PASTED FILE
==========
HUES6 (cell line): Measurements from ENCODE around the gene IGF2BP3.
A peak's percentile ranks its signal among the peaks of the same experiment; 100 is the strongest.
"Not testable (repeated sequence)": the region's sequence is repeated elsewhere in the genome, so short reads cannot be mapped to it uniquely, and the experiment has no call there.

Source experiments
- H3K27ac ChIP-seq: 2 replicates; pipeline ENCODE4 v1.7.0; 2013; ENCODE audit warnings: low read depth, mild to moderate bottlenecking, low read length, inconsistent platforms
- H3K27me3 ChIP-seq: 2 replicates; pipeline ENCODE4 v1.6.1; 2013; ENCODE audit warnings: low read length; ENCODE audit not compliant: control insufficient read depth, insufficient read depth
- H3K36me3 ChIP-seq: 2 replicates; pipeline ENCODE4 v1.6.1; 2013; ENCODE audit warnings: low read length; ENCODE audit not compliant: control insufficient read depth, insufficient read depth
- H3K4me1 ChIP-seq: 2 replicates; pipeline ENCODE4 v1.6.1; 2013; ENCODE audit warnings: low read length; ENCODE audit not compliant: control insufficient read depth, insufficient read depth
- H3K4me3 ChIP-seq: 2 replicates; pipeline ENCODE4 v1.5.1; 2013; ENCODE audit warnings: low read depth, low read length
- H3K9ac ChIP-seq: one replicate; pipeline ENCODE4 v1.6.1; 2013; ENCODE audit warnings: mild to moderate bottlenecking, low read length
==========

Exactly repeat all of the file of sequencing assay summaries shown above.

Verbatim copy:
HUES6 (cell line): Measurements from ENCODE around the gene IGF2BP3.
A peak's percentile ranks its signal among the peaks of the same experiment; 100 is the strongest.
"Not testable (repeated sequence)": the region's sequence is repeated elsewhere in the genome, so short reads cannot be mapped to it uniquely, and the experiment has no call there.

Source experiments
- H3K27ac ChIP-seq: 2 replicates; pipeline ENCODE4 v1.7.0; 2013; ENCODE audit warnings: low read depth, mild to moderate bottlenecking, low read length, inconsistent platforms
- H3K27me3 ChIP-seq: 2 replicates; pipeline ENCODE4 v1.6.1; 2013; ENCODE audit warnings: low read length; ENCODE audit not compliant: control insufficient read depth, insufficient read depth
- H3K36me3 ChIP-seq: 2 replicates; pipeline ENCODE4 v1.6.1; 2013; ENCODE audit warnings: low read length; ENCODE audit not compliant: control insufficient read depth, insufficient read depth
- H3K4me1 ChIP-seq: 2 replicates; pipeline ENCODE4 v1.6.1; 2013; ENCODE audit warnings: low read length; ENCODE audit not compliant: control insufficient read depth, insufficient read depth
- H3K4me3 ChIP-seq: 2 replicates; pipeline ENCODE4 v1.5.1; 2013; ENCODE audit warnings: low read depth, low read length
- H3K9ac ChIP-seq: one replicate; pipeline ENCODE4 v1.6.1; 2013; ENCODE audit warnings: mild to moderate bottlenecking, low read length